: M facebook com login device based update nonce

M facebook com login device based update nonce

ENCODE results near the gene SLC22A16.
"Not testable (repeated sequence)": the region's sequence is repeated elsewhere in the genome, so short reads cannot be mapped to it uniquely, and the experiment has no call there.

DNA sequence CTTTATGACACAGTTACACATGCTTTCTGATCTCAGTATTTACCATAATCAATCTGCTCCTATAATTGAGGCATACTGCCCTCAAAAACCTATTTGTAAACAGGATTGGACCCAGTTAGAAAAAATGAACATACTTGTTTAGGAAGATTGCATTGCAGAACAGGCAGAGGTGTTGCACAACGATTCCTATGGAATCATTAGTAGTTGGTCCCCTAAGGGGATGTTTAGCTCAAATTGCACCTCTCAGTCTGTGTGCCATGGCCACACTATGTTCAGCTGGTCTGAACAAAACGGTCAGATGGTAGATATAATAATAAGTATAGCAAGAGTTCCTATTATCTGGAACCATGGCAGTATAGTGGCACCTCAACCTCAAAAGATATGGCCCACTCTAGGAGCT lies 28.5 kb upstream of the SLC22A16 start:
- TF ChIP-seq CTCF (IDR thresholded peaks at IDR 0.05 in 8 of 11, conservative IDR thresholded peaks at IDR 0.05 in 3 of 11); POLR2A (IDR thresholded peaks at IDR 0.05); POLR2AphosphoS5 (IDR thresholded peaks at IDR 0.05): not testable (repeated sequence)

M facebook com login device based update nonce